Skip to main content

Build Responsively: Midwest Tour Wrap-Up

09-25-12 Jän Ostendorf

A quick rundown of our responsive web design workshop tour across our little corner of the heartland. Complete with shameless plugs, shout-outs, and some reflection on what’s next.

Well, the 2012 Build Responsively Midwest Tour is in the books. Of course, our friends in Pittsburgh informed us that the “Midwest” does not extend East into Pennsylvania. We stand corrected — but we’re too stubborn to drop the name.

Though we made a stop in Columbus (wrap-up here) in July, we started our two-week leg of the Tour in Cleveland on August 13, then Pittsburgh on the 16th, and Grand Rapids seven days later. Each group of workshoppers was unique. Each venue, like those that attended, brought with it personality. We found one commonality, though. A love for building a better web.

The Rundown


In Cleveland, the venue was spacious and very accommodating. The building was newly built, yet had a semi-industrial feel with large exposed I-beams and turnbuckles. Very cool. There, we introduced “lightning demos” to our schedule where we allowed a handful of attendees to demo their RWD projects. We loved the feedback and collaboration that resulted. We resolved to keep the demos in our future workshops, and we did.

Cleveland venue room with theater-style seating.

Cuyahoga Community College Corporate Campus exterior.


Pittsburgh’s PNC Park was an awesome venue and a fun downtown experience. We really enjoyed Pittsburgh overall — so much so, it makes us a little sad we can’t claim it as Midwestern. The Pirates’ Press Room was our workshop home, which gave us the unique opportunity to work surrounded by history and artifacts of Roberto Clemente and other Pittsburgh greats. We were fortunate to assemble a panel of greats from our own industry as we enjoyed a lunchtime Q&A with Brad FrostMatt GriffinJay Fanelli, and Jason and Val Head. Overall, the Pittsuburgh workshoppers brought a huge amount of energy and excitement that helped create a great experience for all.

Pittsburgh venue in Pirates media room.

Lunch panel discussion with industry leaders.

Opening night after party in Pittsburgh.

Grand Rapids

Mutually Human’s renovated industrial working space in Grand Rapids was our most intimate venue. To be honest, as organizer, it was the space I was most nervous about due to its size and “workspace” layout. But it turns out I had nothing to fear. Those two attributes turned out to be a strength. The close quarters and “lab-style” seating came alive with natural collaboration and discussion — just the sort of workshop we envision with small teams working together. The good people of Grand Rapids were engaged, knowledgable, and a blast to hang with for an afterparty.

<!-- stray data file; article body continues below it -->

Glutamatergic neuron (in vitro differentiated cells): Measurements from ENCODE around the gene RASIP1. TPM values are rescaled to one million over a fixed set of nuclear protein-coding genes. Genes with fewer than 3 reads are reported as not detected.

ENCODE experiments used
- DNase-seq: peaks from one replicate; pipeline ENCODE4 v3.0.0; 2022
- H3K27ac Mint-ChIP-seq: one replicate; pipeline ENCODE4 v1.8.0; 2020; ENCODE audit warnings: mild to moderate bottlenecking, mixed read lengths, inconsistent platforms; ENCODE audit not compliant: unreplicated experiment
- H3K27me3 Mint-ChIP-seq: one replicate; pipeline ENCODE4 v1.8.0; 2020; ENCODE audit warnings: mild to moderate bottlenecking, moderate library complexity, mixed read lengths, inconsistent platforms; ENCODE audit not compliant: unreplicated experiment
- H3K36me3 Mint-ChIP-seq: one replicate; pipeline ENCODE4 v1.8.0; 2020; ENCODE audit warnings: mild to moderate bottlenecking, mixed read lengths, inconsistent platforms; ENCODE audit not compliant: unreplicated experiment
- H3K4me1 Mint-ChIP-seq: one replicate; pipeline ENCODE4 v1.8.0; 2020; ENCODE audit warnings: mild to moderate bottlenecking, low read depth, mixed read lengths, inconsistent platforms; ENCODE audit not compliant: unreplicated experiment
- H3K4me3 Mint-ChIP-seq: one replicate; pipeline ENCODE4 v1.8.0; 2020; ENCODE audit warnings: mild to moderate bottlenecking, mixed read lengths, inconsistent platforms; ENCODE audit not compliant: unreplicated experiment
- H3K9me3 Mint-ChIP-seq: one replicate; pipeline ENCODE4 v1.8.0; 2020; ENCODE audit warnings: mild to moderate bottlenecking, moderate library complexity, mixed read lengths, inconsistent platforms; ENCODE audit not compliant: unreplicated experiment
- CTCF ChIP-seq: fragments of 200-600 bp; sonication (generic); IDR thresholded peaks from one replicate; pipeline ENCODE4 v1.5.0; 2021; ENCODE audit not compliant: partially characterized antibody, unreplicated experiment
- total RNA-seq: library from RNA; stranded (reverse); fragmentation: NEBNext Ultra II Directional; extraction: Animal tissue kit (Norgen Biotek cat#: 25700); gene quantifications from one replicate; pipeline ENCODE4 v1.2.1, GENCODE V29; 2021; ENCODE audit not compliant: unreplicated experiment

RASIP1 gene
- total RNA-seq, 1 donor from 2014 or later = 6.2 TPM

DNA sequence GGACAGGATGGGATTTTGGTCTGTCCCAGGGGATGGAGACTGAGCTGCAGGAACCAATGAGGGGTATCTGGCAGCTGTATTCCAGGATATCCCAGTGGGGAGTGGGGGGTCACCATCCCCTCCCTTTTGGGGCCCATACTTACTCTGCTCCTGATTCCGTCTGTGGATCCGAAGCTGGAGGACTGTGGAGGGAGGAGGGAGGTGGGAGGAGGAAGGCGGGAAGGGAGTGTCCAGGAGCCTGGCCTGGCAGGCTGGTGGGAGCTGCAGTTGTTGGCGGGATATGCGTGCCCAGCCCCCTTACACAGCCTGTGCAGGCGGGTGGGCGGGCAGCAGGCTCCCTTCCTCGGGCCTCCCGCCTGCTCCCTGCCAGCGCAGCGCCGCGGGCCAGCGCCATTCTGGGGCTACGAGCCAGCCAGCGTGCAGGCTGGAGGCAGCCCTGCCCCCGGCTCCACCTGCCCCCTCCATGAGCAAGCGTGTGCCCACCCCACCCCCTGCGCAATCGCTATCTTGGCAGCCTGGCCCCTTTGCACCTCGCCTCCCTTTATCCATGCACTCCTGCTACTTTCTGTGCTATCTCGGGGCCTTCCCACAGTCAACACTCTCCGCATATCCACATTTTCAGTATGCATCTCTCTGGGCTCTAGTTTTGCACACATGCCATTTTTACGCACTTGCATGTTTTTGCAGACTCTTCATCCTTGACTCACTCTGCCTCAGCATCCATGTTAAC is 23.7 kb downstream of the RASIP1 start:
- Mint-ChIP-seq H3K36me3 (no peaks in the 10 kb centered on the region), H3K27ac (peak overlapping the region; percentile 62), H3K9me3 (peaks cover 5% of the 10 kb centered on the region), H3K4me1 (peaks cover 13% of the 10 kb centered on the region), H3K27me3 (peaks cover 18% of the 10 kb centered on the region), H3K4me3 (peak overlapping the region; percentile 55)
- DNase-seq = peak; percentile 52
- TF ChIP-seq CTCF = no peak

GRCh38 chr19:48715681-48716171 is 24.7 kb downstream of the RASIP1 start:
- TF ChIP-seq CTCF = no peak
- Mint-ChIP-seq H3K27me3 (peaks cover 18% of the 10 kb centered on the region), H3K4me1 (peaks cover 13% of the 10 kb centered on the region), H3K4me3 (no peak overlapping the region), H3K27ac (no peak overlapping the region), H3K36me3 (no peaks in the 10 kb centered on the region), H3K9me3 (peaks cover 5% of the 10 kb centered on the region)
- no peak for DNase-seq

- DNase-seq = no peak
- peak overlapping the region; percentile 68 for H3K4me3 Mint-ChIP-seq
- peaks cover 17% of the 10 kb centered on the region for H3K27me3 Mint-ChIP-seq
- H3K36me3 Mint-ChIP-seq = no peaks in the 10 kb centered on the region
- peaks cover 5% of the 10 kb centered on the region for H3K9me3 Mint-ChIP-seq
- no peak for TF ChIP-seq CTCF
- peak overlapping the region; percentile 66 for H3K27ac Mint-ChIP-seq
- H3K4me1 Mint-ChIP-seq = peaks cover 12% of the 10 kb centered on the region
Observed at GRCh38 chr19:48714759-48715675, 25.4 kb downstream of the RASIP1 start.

Outside shot of Mutually Human's office building.

Inside shot of Mutually Human's workspace used for the workshop.

What’s Next?

We’ve learned a lot in 2012. We hope to bring that knowledge forward as we move into our 2013 lineup of Build Responsively Workshops. We are in the planning stages for a tour of 6-8 cities for next year, and some really smart people are working with us on an even larger vision/event for the future. We’ll keep you informed as more details develop for 2013 and beyond. We’re really excited about it all, and we can hardly wait to share.

We want to take a second to thank our point people (now friends) in each city: Brad Colbow (Cleveland), Jason and Val Head (Pittsburgh) and Samuel Bowles (Grand Rapids). Without their help, organizing the workshops would have been nearly impossible. From suggesting venues to after-party pubs, from networking to inviting local businesses, these folks came through for us. Thank you. Thank you. Thank you.

We can’t forget to thank our amazing group of sponsors. Rosenfeld Media and A Book Apart provided dozens of their fantastic books for workshoppers. Adobe graciously gave away copies of their powerful Master Collection of CS6. Thanks for helping provide great tools and materials to some equally great attendees who are sure to use them to build a better web!

Related Content

User-Centered Thinking: 7 Things to Consider and a Free Guide

Want the benefits of UX but not sure where to start? Grab our guide to evaluate your needs, earn buy-in, and get hiring tips.

More Details

See Everything In

Want to talk about how we can work together?

Katie can help

A portrait of Vice President of Business Development, Katie Jennings.

Katie Jennings

Vice President of Business Development